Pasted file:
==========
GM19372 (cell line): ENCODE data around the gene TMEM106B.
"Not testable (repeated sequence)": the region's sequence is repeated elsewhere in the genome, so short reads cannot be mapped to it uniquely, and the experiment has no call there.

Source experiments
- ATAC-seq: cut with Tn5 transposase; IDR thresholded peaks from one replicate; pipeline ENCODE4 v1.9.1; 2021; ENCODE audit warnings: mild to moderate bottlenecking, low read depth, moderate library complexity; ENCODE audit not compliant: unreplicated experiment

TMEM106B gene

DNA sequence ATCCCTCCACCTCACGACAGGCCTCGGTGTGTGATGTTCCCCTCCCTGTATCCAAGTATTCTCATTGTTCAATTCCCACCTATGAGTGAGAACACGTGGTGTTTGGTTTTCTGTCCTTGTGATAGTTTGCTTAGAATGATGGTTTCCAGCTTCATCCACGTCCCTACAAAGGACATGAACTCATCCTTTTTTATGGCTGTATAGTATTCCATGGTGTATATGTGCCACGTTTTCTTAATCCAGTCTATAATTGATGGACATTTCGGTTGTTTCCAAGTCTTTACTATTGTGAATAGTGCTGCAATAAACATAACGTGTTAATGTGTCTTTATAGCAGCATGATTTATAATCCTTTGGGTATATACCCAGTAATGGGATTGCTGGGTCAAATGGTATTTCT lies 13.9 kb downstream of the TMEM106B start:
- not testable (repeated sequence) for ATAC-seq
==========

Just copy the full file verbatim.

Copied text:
GM19372 (cell line): ENCODE data around the gene TMEM106B.
"Not testable (repeated sequence)": the region's sequence is repeated elsewhere in the genome, so short reads cannot be mapped to it uniquely, and the experiment has no call there.

Source experiments
- ATAC-seq: cut with Tn5 transposase; IDR thresholded peaks from one replicate; pipeline ENCODE4 v1.9.1; 2021; ENCODE audit warnings: mild to moderate bottlenecking, low read depth, moderate library complexity; ENCODE audit not compliant: unreplicated experiment

TMEM106B gene

DNA sequence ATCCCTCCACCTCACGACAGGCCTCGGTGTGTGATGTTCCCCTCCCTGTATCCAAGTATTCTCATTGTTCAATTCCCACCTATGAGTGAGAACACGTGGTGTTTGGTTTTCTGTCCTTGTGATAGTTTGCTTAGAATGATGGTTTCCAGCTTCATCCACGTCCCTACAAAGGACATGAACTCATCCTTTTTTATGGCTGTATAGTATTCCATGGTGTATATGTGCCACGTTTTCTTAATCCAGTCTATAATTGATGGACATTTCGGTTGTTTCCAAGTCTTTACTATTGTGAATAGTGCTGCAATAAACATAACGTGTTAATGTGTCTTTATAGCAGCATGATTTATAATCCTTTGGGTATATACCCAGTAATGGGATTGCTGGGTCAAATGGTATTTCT lies 13.9 kb downstream of the TMEM106B start:
- not testable (repeated sequence) for ATAC-seq